1997 Ford Crown Victoria - brake questions

ford
crownvictoria
#1

Please do not put your answer in the paper. I do not always get it.

I live in the San Francisco Bay Area. I would like to know which is better for the stress on the brake lines stopped on a hill - up or down? Is it better to just use your brakes with the car in gear? Or would it be better to put the car in neutral and step on the brakes?

Thank you.

Bill

#2

Doesn’t matter

In gear

No.

By the way, Ray’s not here, this is a forum and we don’t send answers to the news paper.

#3

Thank you for your answer. I mentioned the paper because on Thursdays

the paper puts some question and answer in it.

Your answer surprises me because it seems I am putting more pressure on

the brake lines and the rest of the brake system when I am stopped on a

hill with the car in gear rather than putting it in neutral and stepping on the brake.

Bill

#4

The engine puts very little stress on the car when in gear at idle when stopped. Don’t worry about it, you have better control if you keep the car in gear while driving.

#5

Thank you again. Since the car has over 307,000 miles I worry about

parts starting to give out. So I have been worrying about something in

the brake system giving out when I am pushing hard on the brake on

these steep San Francisco hills.

Bill

#6

Best thing to do is have a good independent mechanic give your brake system a thorough inspection.

#7

… including flushing of the brake hydraulic system. If the OP hasn’t been in the habit of having this done every 3 or 4 years, he needs to have this done immediately if he wants to try to preserve the functioning of the hydraulic system.

#8

When stopped facing uphill, keep the car in D, the engine will help a little keep the car from rolling backward. When facing downhill, N seems like it would be better than D on the brakes. But if you need to take emergency evasive action and the transmission is in N, that will add a delay to get it back into D, so N could be unsafe. I drive a manual transmission car in San Francisco from time to time and never have much trouble with stopping on the hills. I’m happy to have the parking brake handle by the side of the seat available though. With the old-style parking brake foot pedal, stopping at a red light going uphill would be more difficult. When parallel parking on steep hills in SF I try to park facing uphill. For some reason getting positioned into the parking place is easier, and the parking brake seems to hold a little more sturdy that way. Or just park somewhere that’s flat and take the bus.

Re: Car Talk newspaper column. You can read it here, just click “Blogs” on this page, upper left. There’s a well-stocked archive of Dear Car Talk blogs. The most recent is titled “What to do when your rear end is gone” … lol …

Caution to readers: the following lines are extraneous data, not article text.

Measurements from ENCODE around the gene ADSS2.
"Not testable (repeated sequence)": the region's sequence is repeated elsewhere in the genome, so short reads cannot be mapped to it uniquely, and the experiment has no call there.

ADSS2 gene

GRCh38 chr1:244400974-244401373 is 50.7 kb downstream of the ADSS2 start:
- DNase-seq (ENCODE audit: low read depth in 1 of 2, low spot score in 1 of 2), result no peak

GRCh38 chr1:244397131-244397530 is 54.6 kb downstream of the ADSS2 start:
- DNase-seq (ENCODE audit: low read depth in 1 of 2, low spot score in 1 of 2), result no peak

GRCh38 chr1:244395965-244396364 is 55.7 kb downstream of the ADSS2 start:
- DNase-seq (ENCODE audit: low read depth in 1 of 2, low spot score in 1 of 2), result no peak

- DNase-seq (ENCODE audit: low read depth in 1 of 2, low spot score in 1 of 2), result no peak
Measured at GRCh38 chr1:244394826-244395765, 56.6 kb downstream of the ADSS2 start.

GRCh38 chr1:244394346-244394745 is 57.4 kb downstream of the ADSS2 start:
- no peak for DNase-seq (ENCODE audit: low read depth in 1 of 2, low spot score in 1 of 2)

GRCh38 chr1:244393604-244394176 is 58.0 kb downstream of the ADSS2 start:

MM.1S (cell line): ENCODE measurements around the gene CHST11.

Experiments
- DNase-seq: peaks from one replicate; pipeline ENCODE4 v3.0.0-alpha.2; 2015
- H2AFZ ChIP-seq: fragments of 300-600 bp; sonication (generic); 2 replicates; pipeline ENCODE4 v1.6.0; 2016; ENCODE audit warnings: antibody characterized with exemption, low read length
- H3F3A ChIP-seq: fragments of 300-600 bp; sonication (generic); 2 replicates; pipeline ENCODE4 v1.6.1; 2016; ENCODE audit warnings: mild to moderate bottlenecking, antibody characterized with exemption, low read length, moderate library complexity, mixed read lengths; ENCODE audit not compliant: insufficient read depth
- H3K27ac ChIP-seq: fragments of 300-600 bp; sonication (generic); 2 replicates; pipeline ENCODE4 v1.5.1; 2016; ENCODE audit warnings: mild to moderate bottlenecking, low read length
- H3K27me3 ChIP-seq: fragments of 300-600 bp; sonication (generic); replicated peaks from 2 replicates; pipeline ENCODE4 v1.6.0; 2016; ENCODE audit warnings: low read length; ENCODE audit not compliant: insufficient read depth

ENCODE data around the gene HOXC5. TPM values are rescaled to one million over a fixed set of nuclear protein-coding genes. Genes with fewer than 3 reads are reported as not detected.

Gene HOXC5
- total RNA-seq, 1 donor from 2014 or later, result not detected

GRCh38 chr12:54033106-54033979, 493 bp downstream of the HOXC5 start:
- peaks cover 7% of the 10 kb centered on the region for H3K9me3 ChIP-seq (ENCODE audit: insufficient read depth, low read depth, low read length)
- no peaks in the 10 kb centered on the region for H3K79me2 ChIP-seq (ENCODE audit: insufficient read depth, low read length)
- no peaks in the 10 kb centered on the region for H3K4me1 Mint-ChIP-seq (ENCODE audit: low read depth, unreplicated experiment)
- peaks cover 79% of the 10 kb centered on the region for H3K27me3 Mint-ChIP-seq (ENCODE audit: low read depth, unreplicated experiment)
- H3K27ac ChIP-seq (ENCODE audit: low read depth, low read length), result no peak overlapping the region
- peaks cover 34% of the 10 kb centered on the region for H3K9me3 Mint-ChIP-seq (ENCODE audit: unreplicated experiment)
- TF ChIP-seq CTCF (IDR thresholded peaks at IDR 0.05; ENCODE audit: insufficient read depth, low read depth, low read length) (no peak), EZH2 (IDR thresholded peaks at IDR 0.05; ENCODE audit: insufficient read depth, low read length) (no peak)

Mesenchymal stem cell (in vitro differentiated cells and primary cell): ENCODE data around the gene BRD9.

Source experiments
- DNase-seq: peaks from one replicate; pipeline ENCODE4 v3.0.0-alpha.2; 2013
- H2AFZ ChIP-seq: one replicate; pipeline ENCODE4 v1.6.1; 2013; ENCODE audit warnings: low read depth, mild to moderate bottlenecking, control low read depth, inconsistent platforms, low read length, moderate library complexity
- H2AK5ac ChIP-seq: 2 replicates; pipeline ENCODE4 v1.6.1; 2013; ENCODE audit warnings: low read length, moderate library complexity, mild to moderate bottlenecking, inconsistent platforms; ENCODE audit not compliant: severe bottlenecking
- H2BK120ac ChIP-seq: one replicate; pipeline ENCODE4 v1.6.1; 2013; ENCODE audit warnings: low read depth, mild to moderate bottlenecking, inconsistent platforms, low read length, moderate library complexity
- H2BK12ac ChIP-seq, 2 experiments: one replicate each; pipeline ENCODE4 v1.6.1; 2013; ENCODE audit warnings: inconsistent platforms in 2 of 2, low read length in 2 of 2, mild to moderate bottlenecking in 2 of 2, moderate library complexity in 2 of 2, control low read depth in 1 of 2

#9

George:

Thank you. My concern is not about the safety on a

San Francisco hill… My concern is that my car has 307,000+

miles. So I am concerned about putting unnecessary stress

on the brake lines and the rest of the brake system. Seems

I have to use a lot of pressure to keep from going down one

of the steep hills with the car in drive. With it in neutral

there seems to be less pressure necessary which to me

would seem it wold be easier on the brake lines, etc…

Bill

#10

VDC:

Thank you. The car works fine. Since it has over 307,000

miles I thought there might be a way to reduce the pressure

on the brake lines and the brake system but putting the car

in neutral and using the brakes. Seems to require a lot

less pressure on the peddle when doing it that way instead

of leaving it in drive and using the brake peddle.

Bill

#11

Texases:

Thank you. I am not concerned abut the brakes. The car

has 307,000+ miles. Just trying to learn which is easier on the

entire breaking system - car in drive and use the brakes or the

car in neutral and use the brakes. The can in neutral seems

to require less pressure, so I thought it would be less pressure

on the brake system.

Bill

#12

If your brakes are in good shape, you have absolutely nothing to worry about as far as keeping your car in drive, it makes almost no difference.

How do you know the brakes are in great shape?

#13

Bill , are you a new driver and have you not seen other people just drive without worrying about this brake thing.

#14

Volvo_V70

No, I am not a new driver. My concern as I thought I explained is that

while stopped on a steep hill in San Francisco - up or down does not matter - I

have to use the brakes to keep from going up or down. I have found that if I

put the car in neutral I do not have to step on the brake as hard. That makes

me believe that the pressure on all of the brake system - lines, pistons, etc. -

will be different using the brakes with the car in compared to using the

brakes with the car in neutral. The car has 307,000+ miles so some part

are old.

Bill

#15

The brake load involved in keeping a car stopped while in drive is a tiny fraction of the brake load involved in stopping that car. So, one more time, nothing to worry about.

#16

Thats a bad habit! How can you avoid an accident if your car is in Neutral? Use your brake pedal instead and put your gear shift in Drive.If you are worried about a brake line bursting during a panic stop,have them inspected by an independant mechanic ASAP.